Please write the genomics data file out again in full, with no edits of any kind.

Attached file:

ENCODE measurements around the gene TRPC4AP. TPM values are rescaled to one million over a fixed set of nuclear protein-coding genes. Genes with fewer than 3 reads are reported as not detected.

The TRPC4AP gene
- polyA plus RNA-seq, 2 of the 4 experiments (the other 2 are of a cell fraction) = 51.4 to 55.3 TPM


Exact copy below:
ENCODE measurements around the gene TRPC4AP. TPM values are rescaled to one million over a fixed set of nuclear protein-coding genes. Genes with fewer than 3 reads are reported as not detected.

The TRPC4AP gene
- polyA plus RNA-seq, 2 of the 4 experiments (the other 2 are of a cell fraction) = 51.4 to 55.3 TPM